Use and reuse of an ontology requires prior ontology verification which encompasses, at least, proving that the ontology is internally consistent and consistent with representative datasets. First-order logic (FOL) model finders are among the only available tools to aid us in this undertaking, but proving consistency of FOL ontologies is theoretically intractable while also rarely succeeding in practice, with FOL model finders scaling even worse than FOL theorem provers. This issue is further exacerbated when verifying FOL ontologies against datasets, which requires constructing models with larger domain sizes.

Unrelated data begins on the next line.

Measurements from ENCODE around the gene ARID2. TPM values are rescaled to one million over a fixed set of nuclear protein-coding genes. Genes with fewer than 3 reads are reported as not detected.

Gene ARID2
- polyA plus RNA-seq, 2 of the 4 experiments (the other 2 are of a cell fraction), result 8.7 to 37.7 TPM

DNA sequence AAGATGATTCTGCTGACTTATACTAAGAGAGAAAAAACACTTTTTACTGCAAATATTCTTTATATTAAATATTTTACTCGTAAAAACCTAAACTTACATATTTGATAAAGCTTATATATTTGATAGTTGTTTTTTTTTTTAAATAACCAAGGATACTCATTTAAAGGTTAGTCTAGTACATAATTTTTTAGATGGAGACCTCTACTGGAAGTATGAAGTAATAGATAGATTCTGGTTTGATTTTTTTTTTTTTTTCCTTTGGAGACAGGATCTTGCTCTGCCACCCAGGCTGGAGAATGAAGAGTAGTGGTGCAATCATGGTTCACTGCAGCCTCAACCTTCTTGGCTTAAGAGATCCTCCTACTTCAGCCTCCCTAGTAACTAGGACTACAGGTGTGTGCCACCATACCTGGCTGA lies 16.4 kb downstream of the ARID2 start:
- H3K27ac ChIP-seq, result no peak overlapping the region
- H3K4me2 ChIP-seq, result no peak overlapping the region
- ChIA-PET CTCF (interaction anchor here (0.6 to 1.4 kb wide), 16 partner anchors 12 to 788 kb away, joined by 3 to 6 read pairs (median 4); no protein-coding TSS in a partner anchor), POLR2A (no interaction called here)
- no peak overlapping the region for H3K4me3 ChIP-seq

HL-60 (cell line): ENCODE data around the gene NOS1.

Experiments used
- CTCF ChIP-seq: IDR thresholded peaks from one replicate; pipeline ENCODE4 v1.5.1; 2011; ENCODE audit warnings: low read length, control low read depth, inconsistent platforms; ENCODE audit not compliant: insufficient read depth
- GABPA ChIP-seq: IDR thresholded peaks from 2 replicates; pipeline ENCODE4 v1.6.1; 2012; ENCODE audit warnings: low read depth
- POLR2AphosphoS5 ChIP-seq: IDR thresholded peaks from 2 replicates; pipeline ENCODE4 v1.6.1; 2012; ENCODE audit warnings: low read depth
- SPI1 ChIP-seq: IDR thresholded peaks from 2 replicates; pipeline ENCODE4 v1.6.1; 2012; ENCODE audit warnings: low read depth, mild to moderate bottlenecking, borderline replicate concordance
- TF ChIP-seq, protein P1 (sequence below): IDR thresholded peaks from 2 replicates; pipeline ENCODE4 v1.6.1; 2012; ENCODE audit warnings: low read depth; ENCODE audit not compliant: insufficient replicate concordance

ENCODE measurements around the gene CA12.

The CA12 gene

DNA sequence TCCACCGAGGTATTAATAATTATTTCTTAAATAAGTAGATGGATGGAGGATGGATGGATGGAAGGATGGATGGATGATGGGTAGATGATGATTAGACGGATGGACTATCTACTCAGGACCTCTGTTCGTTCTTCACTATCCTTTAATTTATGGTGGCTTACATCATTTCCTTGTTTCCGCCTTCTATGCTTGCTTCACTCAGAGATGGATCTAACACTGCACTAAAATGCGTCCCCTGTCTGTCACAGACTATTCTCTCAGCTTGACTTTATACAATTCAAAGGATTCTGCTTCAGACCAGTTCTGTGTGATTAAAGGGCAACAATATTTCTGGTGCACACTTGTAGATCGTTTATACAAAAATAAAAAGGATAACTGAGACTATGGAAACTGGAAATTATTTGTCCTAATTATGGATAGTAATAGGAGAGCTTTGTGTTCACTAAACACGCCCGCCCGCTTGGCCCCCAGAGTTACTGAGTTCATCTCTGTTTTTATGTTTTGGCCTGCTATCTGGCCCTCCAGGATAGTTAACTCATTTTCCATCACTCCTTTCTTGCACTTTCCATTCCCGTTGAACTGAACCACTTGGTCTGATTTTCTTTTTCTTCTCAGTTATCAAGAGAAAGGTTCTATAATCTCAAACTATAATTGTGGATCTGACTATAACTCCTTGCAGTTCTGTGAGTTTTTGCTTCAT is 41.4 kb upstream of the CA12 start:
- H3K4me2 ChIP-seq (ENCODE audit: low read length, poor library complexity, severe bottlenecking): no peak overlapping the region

This paper presents a first systematic study of the general feasibility of SAT-based model finding with FOL ontologies. We use select spatial ontologies and carefully controlled synthetic datasets to identify key measures that determine the size and difficulty of the resulting SAT problems. We experimentally show that these measures are closely correlated with the runtimes of Vampire and Paradox, two state-of-the-art model finders. We propose a definition elimination technique and demonstrate that it can be a highly effective measure for reducing the problem size and improving the runtime and scalability of model finding.
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